West Indies v England, 4th Test, Barbados, 3rd day February 28, 2009

Sarwan revels in form of his life

Ramnaresh Sarwan is in a rich vein of form © AFP
The stands at the Kensington Oval reflect the names of some great West Indian batsmen. Gordon Greenidge, Desmond Haynes, Garry Sobers and the three Ws were players of true Caribbean flair. The last batsman from these islands to capture the imagination in the same way was the Trinidadian, Brian Lara, with his high back-lift and scything shots thrilling crowds.

The current generation of West Indies' batting bedrocks are a different breed, reflective of the situation they have found themselves in - with the exception of Chris Gayle who thrills in patches, but frustrates in equal measure. Ramnaresh Sarwan has tasted precious little Test success in an international career that dates back to 2000, and while Shivnarine Chanderpaul began his career when the side were still a force in the mid-1990s, the decline soon set in. It makes Chanderpaul's single-minded achievements all the more remarkable. In years to come he will surely have something bearing his name (maybe a crab stall?).

So, too, will Sarwan if he can continue this vein of rich form. His third century of the series felt as inevitable as the sun rising in the morning. This is the type of surge that his talent has always suggested could happen since he made his debut, aged 19, against Pakistan and scored an unbeaten 84. But a career average of 41 (which slipped below 40 after a poor recent series against New Zealand) represents someone who hasn't quite been able to rise above the mediocrity by which he has often been surrounded.

However, there is still time for him to covert that respectable record into something memorable, even if he isn't thinking that far ahead. "This is one of my better knocks but I have a lot of cricket to play, I just want to take it step by step," he said. "This is just another stepping stone and hopefully one day when I retire it will fall into its place."

His performances in this series have been exceptional - his lowest score is 94 in the first innings at the ARG when he gave his innings away with a slog against Graeme Swann. England just haven't known how to get him out, although they have certainly shown a willingness to feed his cut shot. During the previous Test Swann even admitted, in his usual jovial manner, that he "didn't have a clue" where to bowl at Sarwan. He won't be any clearer on the issue now.

"We need to get rid of Sarwan, he's been a pain in the backside this series," Swann said. "He's been good enough to get a hundred and get out in the [other] knocks but today he's carried on and proven very hard to get rid of. He must be due a low score at some stage so let's hope it's in the second innings."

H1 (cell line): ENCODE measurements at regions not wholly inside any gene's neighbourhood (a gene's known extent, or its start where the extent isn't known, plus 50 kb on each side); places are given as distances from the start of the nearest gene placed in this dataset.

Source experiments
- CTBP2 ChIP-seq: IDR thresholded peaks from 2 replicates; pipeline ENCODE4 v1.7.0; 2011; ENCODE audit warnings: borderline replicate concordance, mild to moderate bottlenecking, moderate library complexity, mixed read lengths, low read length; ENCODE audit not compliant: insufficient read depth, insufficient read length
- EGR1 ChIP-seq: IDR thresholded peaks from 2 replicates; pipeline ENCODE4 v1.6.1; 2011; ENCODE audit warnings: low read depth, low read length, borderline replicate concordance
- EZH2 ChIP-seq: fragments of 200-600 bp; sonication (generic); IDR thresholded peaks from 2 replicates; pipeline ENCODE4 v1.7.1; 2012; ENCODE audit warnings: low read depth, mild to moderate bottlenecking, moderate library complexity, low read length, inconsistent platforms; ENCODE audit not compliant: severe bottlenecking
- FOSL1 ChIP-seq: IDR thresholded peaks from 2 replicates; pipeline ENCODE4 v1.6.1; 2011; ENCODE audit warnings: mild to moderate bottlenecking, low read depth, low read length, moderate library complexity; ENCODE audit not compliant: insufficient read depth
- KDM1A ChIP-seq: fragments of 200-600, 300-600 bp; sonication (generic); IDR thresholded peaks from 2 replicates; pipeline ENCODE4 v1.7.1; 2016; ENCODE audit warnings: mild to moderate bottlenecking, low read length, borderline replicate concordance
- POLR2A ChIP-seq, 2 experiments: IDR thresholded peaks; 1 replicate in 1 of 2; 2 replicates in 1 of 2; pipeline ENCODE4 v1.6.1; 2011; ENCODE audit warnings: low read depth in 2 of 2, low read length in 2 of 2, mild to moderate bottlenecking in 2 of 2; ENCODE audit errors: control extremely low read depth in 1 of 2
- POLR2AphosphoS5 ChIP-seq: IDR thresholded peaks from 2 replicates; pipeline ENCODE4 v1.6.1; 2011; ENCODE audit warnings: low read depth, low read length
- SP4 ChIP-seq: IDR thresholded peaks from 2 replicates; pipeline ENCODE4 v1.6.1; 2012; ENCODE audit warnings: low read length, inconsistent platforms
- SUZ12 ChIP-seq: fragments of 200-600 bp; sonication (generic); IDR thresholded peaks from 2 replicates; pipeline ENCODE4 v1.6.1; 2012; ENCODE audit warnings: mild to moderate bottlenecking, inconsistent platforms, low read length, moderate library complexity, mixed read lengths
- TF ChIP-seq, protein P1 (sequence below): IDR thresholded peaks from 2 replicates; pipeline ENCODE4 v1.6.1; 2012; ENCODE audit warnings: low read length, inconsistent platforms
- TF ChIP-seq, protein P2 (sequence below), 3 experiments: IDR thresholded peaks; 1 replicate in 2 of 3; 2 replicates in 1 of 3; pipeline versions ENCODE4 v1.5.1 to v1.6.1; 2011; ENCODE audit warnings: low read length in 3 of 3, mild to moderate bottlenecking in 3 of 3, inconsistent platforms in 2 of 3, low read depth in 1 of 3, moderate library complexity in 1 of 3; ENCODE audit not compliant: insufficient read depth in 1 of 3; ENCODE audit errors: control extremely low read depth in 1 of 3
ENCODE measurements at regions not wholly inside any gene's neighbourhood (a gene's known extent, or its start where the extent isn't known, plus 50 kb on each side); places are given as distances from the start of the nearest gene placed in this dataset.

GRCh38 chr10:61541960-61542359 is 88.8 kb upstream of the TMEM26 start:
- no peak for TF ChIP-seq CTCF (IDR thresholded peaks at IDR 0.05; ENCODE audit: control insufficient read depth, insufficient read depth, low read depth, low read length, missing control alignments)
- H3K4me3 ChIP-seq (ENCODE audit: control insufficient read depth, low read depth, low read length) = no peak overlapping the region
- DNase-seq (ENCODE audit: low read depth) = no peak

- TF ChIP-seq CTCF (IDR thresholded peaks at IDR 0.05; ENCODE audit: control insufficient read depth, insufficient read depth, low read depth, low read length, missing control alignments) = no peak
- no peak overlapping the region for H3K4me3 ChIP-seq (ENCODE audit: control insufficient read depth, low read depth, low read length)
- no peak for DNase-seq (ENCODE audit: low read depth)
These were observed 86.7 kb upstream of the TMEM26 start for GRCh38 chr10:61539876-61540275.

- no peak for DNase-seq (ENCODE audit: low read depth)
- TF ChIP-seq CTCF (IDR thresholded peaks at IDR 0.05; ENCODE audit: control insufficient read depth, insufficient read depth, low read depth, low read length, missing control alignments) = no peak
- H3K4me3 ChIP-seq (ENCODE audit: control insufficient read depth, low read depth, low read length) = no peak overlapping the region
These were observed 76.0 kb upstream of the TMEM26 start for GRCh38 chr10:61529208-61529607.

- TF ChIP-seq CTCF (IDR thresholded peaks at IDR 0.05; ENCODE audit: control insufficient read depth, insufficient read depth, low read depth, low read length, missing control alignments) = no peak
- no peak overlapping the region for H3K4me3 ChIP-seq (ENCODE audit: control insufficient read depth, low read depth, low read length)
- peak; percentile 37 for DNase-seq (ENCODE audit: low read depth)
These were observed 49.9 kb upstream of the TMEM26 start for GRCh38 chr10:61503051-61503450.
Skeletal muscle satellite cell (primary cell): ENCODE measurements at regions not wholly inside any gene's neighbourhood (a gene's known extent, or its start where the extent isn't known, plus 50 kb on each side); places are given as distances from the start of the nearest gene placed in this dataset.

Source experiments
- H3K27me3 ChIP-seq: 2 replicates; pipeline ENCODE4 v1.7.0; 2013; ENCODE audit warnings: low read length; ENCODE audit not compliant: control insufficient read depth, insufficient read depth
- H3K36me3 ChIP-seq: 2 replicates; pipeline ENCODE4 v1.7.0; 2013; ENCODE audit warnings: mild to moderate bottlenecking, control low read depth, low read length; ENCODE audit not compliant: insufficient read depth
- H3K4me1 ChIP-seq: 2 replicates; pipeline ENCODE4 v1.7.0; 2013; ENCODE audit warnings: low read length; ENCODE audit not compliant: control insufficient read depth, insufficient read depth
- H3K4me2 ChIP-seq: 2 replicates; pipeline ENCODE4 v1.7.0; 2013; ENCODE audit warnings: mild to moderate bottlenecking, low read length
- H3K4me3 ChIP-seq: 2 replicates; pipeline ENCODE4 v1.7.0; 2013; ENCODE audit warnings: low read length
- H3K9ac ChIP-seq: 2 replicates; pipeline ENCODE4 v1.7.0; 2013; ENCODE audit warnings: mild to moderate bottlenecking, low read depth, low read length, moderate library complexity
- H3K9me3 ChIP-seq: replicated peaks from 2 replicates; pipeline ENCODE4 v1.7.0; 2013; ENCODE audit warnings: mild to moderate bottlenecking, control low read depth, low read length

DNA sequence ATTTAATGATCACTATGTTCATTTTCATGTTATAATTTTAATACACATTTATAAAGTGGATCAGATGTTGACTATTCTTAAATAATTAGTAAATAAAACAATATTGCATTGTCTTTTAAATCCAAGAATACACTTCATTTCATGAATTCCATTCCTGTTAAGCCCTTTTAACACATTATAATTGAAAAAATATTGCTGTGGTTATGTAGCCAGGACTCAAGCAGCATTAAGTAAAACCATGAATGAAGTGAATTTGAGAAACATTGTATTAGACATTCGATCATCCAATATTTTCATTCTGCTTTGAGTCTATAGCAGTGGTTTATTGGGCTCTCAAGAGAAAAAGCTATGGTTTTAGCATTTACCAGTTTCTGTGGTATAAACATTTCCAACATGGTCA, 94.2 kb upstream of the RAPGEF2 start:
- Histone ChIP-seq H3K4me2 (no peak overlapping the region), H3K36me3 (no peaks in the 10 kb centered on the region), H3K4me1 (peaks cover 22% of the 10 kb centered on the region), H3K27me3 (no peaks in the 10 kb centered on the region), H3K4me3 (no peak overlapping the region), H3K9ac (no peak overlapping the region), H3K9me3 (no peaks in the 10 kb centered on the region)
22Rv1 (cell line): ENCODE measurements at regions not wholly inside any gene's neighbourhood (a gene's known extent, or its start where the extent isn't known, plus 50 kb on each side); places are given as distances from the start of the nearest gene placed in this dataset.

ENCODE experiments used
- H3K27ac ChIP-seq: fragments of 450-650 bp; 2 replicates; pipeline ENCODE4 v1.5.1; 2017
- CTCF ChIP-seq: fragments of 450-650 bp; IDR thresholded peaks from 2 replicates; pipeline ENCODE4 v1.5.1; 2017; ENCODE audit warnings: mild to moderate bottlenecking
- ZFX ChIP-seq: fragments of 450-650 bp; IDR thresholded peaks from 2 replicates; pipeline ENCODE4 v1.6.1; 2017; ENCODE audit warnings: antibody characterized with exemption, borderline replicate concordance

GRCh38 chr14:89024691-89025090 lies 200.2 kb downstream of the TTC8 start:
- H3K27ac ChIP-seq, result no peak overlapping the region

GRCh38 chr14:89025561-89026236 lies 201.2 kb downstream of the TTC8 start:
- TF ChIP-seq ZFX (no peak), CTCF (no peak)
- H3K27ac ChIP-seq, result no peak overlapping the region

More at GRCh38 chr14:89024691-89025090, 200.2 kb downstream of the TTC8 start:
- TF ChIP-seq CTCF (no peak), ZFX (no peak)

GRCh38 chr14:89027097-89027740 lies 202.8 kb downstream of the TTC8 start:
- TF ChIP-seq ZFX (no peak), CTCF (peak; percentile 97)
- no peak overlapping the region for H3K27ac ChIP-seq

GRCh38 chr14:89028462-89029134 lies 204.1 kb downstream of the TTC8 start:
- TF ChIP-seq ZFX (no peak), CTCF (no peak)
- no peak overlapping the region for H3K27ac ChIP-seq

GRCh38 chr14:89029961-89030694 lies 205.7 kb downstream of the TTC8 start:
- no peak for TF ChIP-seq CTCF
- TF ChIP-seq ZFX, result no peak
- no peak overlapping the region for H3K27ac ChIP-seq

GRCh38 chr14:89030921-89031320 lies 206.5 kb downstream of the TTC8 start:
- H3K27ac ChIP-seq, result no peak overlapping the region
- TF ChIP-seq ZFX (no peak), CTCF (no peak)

Given Sarwan's seniority and talent he hasn't always pulled his weight in recent years. To be fair injuries, such as the nasty shoulder dislocation at Headingley in 2007 when he was captain, haven't helped and before this game he spoke about the relief of being fully fit again.

He is also free of extra responsibility having relinquished the vice-captaincy. Sometimes authority doesn't sit well with people and now Sarwan's only concerns are with his own form. It is a decision that is serving the team well. For the second innings running it was the fourth-wicket stand between him and Chanderpaul that England expended huge amounts of energy to break.

Both hail from Guyana, so it's no surprise they play well together, but the similarities end there. As batsmen they couldn't look much different. Chanderpaul stands almost face-on to the bowler before realigning himself to something nearer the coaching manual by the time he receives the ball. Sarwan is technically very strong and correct, and now appears less prone to being trapped lbw early - although England have missed a trick by bowling too wide.

Chanderpaul has finally found someone to ease the run-scoring burden, but you would still have got long odds on him being outscored three centuries to none. He knows all about big hundreds and made sure Sarwan didn't let the chance of a major innings slip away.

"He just told me to continue to concentrate and start all over again and I thought that was very thoughtful and helpful at that point in time," Sarwan said. "I had to take the situation into consideration, with them having 600 it was important to build a partnership."

West Indies are not out of danger yet, but neither is Sarwan finished with his boot-filling. Every session that he bats and every hundred he scores puts his team closer to a famous series victory. If they succeed in that ultimate goal Sarwan will be one step closer to defining his career. And maybe that stand will follow.

Andrew McGlashan is a staff writer at Cricinfo